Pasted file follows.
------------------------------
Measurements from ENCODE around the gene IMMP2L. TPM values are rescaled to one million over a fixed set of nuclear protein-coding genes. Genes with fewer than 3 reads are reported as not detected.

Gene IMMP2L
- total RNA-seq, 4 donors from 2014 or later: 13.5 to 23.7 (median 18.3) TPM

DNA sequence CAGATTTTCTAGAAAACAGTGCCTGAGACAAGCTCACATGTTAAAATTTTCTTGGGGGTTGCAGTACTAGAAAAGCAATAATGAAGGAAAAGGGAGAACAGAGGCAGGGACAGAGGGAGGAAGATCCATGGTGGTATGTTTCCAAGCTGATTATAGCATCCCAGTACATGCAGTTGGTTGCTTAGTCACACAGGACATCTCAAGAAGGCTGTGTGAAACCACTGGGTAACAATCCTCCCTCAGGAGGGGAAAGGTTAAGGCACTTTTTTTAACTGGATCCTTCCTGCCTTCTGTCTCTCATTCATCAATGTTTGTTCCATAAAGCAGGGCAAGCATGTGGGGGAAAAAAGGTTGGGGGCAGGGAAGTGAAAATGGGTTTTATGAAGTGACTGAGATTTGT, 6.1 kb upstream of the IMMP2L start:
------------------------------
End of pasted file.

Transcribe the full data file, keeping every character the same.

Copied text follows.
Measurements from ENCODE around the gene IMMP2L. TPM values are rescaled to one million over a fixed set of nuclear protein-coding genes. Genes with fewer than 3 reads are reported as not detected.

Gene IMMP2L
- total RNA-seq, 4 donors from 2014 or later: 13.5 to 23.7 (median 18.3) TPM

DNA sequence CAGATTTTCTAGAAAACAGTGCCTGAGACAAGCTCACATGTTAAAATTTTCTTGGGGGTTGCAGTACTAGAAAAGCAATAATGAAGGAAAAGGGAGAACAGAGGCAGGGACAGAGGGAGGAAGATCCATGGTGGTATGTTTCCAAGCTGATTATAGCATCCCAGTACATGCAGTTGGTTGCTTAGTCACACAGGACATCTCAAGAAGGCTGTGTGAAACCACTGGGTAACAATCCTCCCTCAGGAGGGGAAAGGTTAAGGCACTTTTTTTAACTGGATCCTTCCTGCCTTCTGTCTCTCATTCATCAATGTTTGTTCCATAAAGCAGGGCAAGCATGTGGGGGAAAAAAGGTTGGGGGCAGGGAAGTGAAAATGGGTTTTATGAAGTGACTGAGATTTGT, 6.1 kb upstream of the IMMP2L start: